Sir, I want to know what it is that the Government really intend doing with this Bill. It seems very strange that they should consent to withdraw two boroughs from the Bill, in consequence of a very slight debate. The Solicitor General, when he spoke first, favoured us with what he called the principle of the Bill, and said it was based upon the report of the Committees. The Solicitor General, when he spoke last, favoured us with another principle of the Bill, namely, the suggestion of the hon. Gentleman the Member for Bodmin (Mr. Wyld), whose plaintive appeal he could not forget. The hon. Member said, with great feeling, is this the return you are going to make to me for my continued support to the Government? if so, there is no encouragement whatever for hon. Gentlemen about me to support the Government, nor for me to remain its supporter. His speech was what Quintilian calls the irony of rhetoric—he made an appeal which I am sure no Secretary to the Treasury could misunderstand. The effect was great—the appeal was at once responded to. The hon. Gentleman was successful, not only for himself, but for a more distinguished Gentleman, the name of whose borough was also set down in that fatal schedule. The learned Doctor the Member for Bolton, has, through that appeal, also escaped. I can well understand the astonishing efficacy of this most telling little speech. The hon. Gentleman sits on the favoured side of the House. But the learned Doctor (Bowring) disclaims against being excepted. He saw in a moment the innocence and inexperience of the hon. Member for Bodmin—he saw instinctively that his appeal would tell, and, feeling that, took a high ground. He called for investigation. He confessed that some of the Bolton electors were corrupt and profligate. I have not the slightest doubt of it. I never knew an election in which the candidates did not say that those who voted against them were corrupt and profligate; nor a beaten candidate that did not say the whole constituency was the basest in the united kingdom, although there was not a shilling expended. I believe there is no subject about which so much monstrous exaggeration is resorted to as this one of bribery. The Solicitor General, the servant of the Crown, has surely selected the best evidence, and made out the best case; and yet Her Majesty's Solicitor General brings forward a Bill of pains and penalties, and asks the House to sanction it. Upon what grounds? Why is this measure for purifying the constituencies of England brought forward? Why is this stigma affixed upon some of our old boroughs and upon whole constituencies? Listen to Her Majesty's Solicitor General, After an election in one borough, it had been proved, horribile dictu! that a man and his wife, who had come many miles to vote, had accepted a five-shilling ticket for refreshments from the friends of one of the candidates. Now, this is a culled instance—this is a chosen case—this is the best testimony which the Solicitor General of the Crown can produce, in order to call upon the House of Commons to disfranchise a constituency of this country. I confess, Sir (I admit that it is a great fault on ray part), that although anxious to discharge my duty as a Member of this House, that I have not yet read this Bill through. I have sufficient experience to know, that at the end of July or the beginning of August there is always some strange, newfangled scheme introduced before the Legislature by the Government, who, like skilful actors, wish that the last scene of the melodrama should be the most brilliant, and that the curtain should not fall until the blue lights and rosy flashes have gratified the imagination, if not the understanding, of the spectators. A poor elector and his wife get 5s. for refreshment—they purchase a slice of roast mutton and a glass of brandy and water, which are as much as 5s. at election times would purchase, provisions being twice as dear then as it any other period. Are these people to be summoned, and brought perhaps ten miles to be examined upon this five-shilling refreshment? This is the evidence upon which the Solicitor General is to carry out his Bribery and Corrupt Prac- tices at Elections Bill. Well, then lot us look at the machinery by which this Bill is to he worked out. The Commissioners are to hold courts of inquiry on the spot. They are to proceed in the gravest manner to put an old man and woman to the rack about a glass of brandy and water and a slice of mutton, or a pint of half-and-half. The Commissioners are to come down from London, open an inquiry "in the market-house, or other public building," with great expense and great solemnity, about a plate of mutton and a glass of beer. And then the unfortunate old man and woman that have accepted this treat are to be frightened out of their wits, and to be obliged to travel several miles, it may he, to be tested about this awful corruption. And then, says the Bill, the Commissioners must publish the notice of such investigation in some newspaper in general circulation. This awful affair about the old man and woman having the slice of mutton and glass of beer is to be made the subject of all this parade, all this exposure and judicial paraphernalia. But this is not wild hypothesis—this is the dry substance of an Act of Parliament brought forward by Her Majesty's Solicitor General; and these are the instances selected to justify his legislation. Now, I ask the House, can anything make legislation more farcical; and is it possible that the House of Commons can for a moment lend its sanction to such conduct? Had it been straightforward and stupid legislation, the House might have tolerated it. But it was stupid, and at the same time subtle—and so managed, that hon. Gentlemen who sat on the other side of the House, if they supported the Government—may escape the impending disaster. This admixture of the lower motives of Parliamentary life, and such pretended purity of legislation, will not be lost upon the country. We are now told as suddenly as their insertion was proposed, that two boroughs are to be omitted in this black list. I want to know why Sligo and Lancaster, neither of which are in the printed schedule, have not been also omitted by the hon. and learned Gentleman (the Solicitor General) along with Bolton and Bodmin? Why are their names to be retained, and Bolton and Bodmin left out? And why should Bolton and Bodmin escape with impunity? I should be sorry for our legislation to be annoying to the learned Doctor opposite (Dr. Bowring), or to the hon. Gentleman who gave such splendid maps to the borough of Bodmin. Well, I do not think that geological knowledge in this country is too extensive—and a present of maps should be encouraged rather than be repressed. But if Bodmin and Bolton are to be omitted, why should not Sligo and Lancaster? Some person, it seems, threw the names into the lion's mouth in the same manner, and why were they permitted to remain? I think it is highly objectionable that this Bill should not have been reprinted, and an accurate schedule of the intentions of the Government put before us. I think, too, that we ought to have some more formal notice of a measure to disfranchise the people of England. [The SOLICITOR GENERAL: It was three times on the Votes.] On the Votes! Why, not one Member in fifty ever sees the Votes. I think that a notice of so important a character should have been given in a more solemn way. I will ask the House whether so important a matter ought to be treated in so flippant a manner? I think, too, that the whole argument of the hon. and learned Gentleman (the Solicitor General) was unworthy of himself. The Government ought to have come forward with a clear statement of what they intend. It is not altogether that these two boroughs, in this flippant manner, are taken out of this Bill of pains and penalties; but what will be the effect produced upon the public? You call upon the country to sanction what is, at the first sight, one of the greatest invasions of the constituent privileges that can be contemplated, and you hold out to the country that you have not ventured to take the step until after the most matured investigation, and the deepest and wisest counsel. But what does the Crown officer say tonight with a frankness that does him honour? Why, that the Bill was prepared in a haphazard manner—that names of boroughs were flung across the table of the House, and that he inserted them in this black law—that an hon. Gentleman, not now present, over the green table, said, if you insert such a borough, why not insert such another borough—and that the Solicitor General, in order to show that there was no such thing as party feeling, says he is ready for anything, and takes the first name which is thrown over the table, and inserts it in this Bill to disfranchise the people of England. After the strange confessions of the Solicitor General to-night, the Committee, I think, will do well to take a little more time for consideration, before it proceeds with this Bill. We ought to move that you, Sir, report progress, in order that the Government may come forward with a measure more matured and better founded. The hon. and learned Member's proposition ought to be sanctioned, not only by the evidence as it exists, but by their own counsel; and I hope the Government will not attempt to take a course which, as regards the people of England, is the most important that they could take, without a little more thought and consideration for the public rights and public opinion. That the Government may have the opportunity of pursuing that course, I move that the Chairman report progress, and ask leave to sit again.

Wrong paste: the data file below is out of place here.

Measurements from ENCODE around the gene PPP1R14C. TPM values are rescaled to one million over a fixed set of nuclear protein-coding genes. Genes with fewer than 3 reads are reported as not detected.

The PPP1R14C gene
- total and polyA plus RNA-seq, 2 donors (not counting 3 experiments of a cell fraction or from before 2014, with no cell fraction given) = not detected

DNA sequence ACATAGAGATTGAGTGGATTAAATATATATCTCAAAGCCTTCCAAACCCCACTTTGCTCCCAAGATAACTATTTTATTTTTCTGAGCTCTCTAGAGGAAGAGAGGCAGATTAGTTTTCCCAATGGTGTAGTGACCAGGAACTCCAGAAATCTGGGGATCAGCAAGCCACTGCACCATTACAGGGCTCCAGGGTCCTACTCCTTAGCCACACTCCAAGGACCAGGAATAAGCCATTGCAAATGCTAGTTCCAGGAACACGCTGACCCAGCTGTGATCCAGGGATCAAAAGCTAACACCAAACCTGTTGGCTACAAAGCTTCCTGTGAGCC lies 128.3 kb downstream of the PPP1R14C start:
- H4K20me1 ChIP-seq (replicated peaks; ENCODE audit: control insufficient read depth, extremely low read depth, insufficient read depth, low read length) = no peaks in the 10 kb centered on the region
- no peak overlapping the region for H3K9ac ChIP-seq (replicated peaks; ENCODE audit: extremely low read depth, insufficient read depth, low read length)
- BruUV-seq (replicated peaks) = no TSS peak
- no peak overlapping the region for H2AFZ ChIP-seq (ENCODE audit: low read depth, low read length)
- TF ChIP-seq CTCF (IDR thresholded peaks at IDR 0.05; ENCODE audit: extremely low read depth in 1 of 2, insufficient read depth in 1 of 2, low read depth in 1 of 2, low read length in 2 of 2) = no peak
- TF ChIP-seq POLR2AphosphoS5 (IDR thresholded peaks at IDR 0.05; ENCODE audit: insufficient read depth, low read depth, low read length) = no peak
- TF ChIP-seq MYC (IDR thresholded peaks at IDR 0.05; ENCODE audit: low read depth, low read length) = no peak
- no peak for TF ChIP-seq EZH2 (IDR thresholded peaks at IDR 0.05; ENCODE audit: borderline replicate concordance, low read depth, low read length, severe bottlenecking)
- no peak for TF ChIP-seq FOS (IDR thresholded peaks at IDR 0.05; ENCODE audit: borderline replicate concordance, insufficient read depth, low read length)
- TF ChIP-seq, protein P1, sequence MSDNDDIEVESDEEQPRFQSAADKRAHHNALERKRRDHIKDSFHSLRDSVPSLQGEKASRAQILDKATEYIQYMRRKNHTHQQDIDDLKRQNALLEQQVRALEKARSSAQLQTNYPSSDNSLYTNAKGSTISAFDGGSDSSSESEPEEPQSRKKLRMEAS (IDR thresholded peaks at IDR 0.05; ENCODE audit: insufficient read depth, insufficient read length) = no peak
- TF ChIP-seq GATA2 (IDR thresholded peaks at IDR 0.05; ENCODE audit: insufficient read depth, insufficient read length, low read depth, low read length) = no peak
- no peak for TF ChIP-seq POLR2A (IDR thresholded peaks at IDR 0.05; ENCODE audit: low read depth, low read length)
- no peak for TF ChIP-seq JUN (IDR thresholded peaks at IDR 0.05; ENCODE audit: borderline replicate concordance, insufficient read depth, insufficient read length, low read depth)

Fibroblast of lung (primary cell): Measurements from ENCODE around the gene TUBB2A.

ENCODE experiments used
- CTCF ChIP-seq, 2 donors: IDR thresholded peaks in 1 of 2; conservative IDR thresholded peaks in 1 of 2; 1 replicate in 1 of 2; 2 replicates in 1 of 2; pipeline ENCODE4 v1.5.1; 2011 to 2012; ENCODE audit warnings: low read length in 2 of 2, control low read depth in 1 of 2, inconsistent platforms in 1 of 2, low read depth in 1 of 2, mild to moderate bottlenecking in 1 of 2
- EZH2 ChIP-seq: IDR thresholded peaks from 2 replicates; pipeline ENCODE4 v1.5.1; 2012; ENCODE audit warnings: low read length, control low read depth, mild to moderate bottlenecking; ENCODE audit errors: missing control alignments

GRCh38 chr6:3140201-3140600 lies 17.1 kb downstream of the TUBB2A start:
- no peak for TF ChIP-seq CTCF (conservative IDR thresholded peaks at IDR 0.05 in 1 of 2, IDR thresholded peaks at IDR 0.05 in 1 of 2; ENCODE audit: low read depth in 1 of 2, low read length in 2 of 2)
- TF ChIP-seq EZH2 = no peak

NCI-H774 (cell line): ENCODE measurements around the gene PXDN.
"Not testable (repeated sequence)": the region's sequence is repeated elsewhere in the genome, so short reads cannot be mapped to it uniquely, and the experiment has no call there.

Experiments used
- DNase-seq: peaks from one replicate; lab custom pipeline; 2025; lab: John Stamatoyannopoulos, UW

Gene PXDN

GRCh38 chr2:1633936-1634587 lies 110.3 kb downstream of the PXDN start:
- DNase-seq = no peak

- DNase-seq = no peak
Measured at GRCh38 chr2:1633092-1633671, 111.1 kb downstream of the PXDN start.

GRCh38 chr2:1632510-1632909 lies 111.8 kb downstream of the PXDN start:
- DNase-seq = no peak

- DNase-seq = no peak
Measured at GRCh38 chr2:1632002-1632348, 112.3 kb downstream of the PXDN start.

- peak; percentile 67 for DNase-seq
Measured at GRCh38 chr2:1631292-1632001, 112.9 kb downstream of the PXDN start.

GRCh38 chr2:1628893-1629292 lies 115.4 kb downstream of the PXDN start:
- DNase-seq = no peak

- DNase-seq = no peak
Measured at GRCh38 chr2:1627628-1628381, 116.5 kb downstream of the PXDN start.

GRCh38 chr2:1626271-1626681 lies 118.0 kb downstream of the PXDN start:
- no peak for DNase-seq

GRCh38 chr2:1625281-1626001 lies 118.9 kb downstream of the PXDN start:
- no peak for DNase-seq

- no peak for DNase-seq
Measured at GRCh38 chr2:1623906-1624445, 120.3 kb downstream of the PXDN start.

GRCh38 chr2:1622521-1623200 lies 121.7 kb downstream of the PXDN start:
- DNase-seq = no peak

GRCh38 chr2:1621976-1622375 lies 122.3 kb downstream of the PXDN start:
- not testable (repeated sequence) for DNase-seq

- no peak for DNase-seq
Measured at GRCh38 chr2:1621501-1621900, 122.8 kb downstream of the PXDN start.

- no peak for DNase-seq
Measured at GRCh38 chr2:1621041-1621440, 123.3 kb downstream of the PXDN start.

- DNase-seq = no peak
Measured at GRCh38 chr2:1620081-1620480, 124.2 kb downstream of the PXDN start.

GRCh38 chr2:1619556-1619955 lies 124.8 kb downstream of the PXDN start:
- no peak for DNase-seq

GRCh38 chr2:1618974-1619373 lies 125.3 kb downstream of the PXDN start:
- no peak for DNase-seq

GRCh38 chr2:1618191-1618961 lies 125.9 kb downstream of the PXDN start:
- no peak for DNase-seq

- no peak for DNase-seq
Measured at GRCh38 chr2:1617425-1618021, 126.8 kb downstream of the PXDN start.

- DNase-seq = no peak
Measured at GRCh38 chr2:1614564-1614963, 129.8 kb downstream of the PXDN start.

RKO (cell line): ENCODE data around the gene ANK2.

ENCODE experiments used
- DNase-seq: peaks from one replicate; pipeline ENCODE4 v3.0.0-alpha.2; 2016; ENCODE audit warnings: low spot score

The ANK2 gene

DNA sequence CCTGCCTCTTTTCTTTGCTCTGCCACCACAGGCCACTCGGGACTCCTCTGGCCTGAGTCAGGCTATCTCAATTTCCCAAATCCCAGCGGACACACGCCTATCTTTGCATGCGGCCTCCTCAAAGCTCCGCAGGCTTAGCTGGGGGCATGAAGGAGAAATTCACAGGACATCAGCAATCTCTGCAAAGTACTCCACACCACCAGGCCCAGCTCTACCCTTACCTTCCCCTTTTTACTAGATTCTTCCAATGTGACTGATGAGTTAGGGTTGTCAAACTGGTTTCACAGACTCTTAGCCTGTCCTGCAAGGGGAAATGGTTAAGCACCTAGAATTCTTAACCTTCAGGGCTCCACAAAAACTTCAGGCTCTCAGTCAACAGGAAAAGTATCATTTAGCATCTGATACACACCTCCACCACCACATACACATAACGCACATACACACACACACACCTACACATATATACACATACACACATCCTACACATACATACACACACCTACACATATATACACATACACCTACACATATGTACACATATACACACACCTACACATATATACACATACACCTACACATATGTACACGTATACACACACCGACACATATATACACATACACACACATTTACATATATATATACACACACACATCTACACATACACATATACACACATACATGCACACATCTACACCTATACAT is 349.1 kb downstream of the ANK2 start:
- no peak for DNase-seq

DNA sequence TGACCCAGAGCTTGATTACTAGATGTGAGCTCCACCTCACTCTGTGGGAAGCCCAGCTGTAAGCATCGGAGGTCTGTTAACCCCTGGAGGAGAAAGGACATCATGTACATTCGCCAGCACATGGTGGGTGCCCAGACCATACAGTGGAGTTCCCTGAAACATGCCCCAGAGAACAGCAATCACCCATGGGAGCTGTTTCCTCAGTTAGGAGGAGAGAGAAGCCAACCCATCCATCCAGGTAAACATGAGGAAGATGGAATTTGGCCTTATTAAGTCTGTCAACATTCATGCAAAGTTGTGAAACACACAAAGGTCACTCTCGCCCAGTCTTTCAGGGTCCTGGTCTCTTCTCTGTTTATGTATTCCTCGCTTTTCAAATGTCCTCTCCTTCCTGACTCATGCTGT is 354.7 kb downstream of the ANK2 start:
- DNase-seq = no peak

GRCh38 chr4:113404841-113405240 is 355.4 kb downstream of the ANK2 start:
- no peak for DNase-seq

said, that he could not but admire the tactics which on this occasion were pursued by the hon. Gentleman. They were quite new, exceedingly ingenious, and might be found of great use, if not in promoting the public welfare—if not in attaining any measure useful to the State—at least in embarrassing the progress of measures which might have such objects in view. He had heard it lately made a matter of regret that there was not at present a leader of Opposition in the House—a leader who might in some degree control, and be responsible, for the conduct of the party who followed him. But although that was the state of things which existed in former days, he could not but observe that Gentlemen opposite had now found a better plan. They had two leaders of Opposition, who it appeared were to adopt two different lines of policy. His hon. and learned Friend, the Solicitor General, yielding, it might be, too soon and too easily to suggestions from the other side of the House relative to Bodmin, presented an opportunity for the new school of tactics to be displayed. First, then, got up the hon. Member for Dorsetshire, one of the leaders of the Opposition, and he considered that Bodmin had been inserted in the schedule on far too light grounds—that there had not been sufficient evidence adduced to justify its appearance there at all. The hon. Gentleman was supported in that view. The general sense of the House appeared to be with him. There was no charge against the sitting Member—the charges which were made against the electoral body were confined to a few persons. Such being the case, his hon. and learned Friend consented to leave Bodmin out of the schedule. Up immediately started the other leader of the Op- position, exclaiming that in sparing Bodmin we could only be acting from corrupt motives; that he would not have thought of omitting Bodmin and Bolton, if the Members for Bodmin and Bolton had not been supported by Government; and so inferring that all supporters of Government had nothing to fear. Now let the House observe the tact with which this was managed. Had Bodmin been retained in schedule, what an outcry we should have had! The hon. Member for Dorsetshire would have taken up the cry—Government were acting most unjustly—here was a great case of hardship: a borough disfranchised for a couple of slices of cold mutton and a glass of brandy and water. But now came the stratagem—now appeared the obvious advantage of leaders of Opposition marching different ways—one Gentleman very indignant at the insertion of Bodmin—the other Gentleman very indignant at the omission of Bodmin. The hon. Gentleman the Member for Buckinghamshire talked of this Bill as brought in to produce the effect of the last scene in a melodrama. If it were a melodrama, certainly both the hon. Gentlemen the Members for Dorsetshire and Buckinghamshire played well their parts, having settled beforehand that one hon. Gentlemen was to be indignant at the insertion of Bodmin, while the other was to be indignant at its omission. He thought that in bringing forward this Bill, and asking the consent of the House to it, the only fair ground they could take was, the assertions of the different reports of Committees appointed by the House. The hon. Member for Oxford-shire said that they ought to have pursued a different course; and he begged the Committee to consider what would have been the case if they had taken that course. Was his hon. and learned Friend the Solicitor General to have gone through the evidence in each of these cases, and without attending to the report of the Committee—was he to have carefully weighed the value of the evidence of every witness, and have determined how much criminality attached to each? If they had come forward and had said, "We have gone through the evidence in the case of fifteen boroughs; we do not rely on the reports, but we have made up our minds that, as to twelve of these boroughs, there is sufficient evidence, and that as to three there is not"—only conceive what a case the hon. Member for Oxfordshire would have had to have followed through all the evidence. He would have said, "They proceed entirely on party grounds. I will show you on the evidence of John Brown and Thomas White, you ought to have inserted this borough, and omitted the other." It would have lasted the hon. Member for Oxford-shire, with his ingenuity and readiness in picking holes and taking an advantage, for a whole year; and they would have been sitting on this Bill till Christmas. If they had fallen into that trap, he was quite sure the hon. Member would have delighted in the torments he would have inflicted on them, and he knew not when the hon. Member would have let them out of it. He thought they had taken a far better course in saying they would go by the report of the Committees. From nothing which he had heard to-night, or on various other nights (and they bad had somewhat long and not very amusing discussion on this subject), had he been at all persuaded that it was not right in Parliament to proceed and carry a Bill of this kind. His impression was, that after the number of Committees they had had sitting this year, and the number of those Committees who had declared that, in certain cases there were practices which had prevailed, not only in late elections, but in many former elections, either of bribery or treating, he thought it was due to the country that there should be some further investigation; and that Parliament should have before it the means of carefully considering what measures they should adopt on this subject. If they shut their eyes and said they would take no further proceedings, they would throw great suspicion on their conduct. His belief was that they had taken the fairest method of investigation—the most impartial mode of investigation—by requiring the Committee to be formed like Election Committees; and if these Committees thought it advisable to have the examination on the spot, then to have a commissioner named by the senior Judge who appointed the revising barrister. He believed that was at least an impartial course. These boroughs, as he had said, were taken out of this general mass, on account of these reports being made; and when they were asked what course they should pursue after these reports were made, he must say that must depend on the nature of the evidence and the opinion of the Committee. At all events, he thought that, by this strict inquiry, they would show they were ready to condemn these corrupt practices. He believed it would redound to the character of the House that they should show themselves ready to investigate the cases and adopt such measures; and he was sure that hon. Gentlemen who had given as much opposition to this measure as if it had been a party measure of the Government, would find themselves, by maintaining the character of Parliament, as much gainers as any other parties.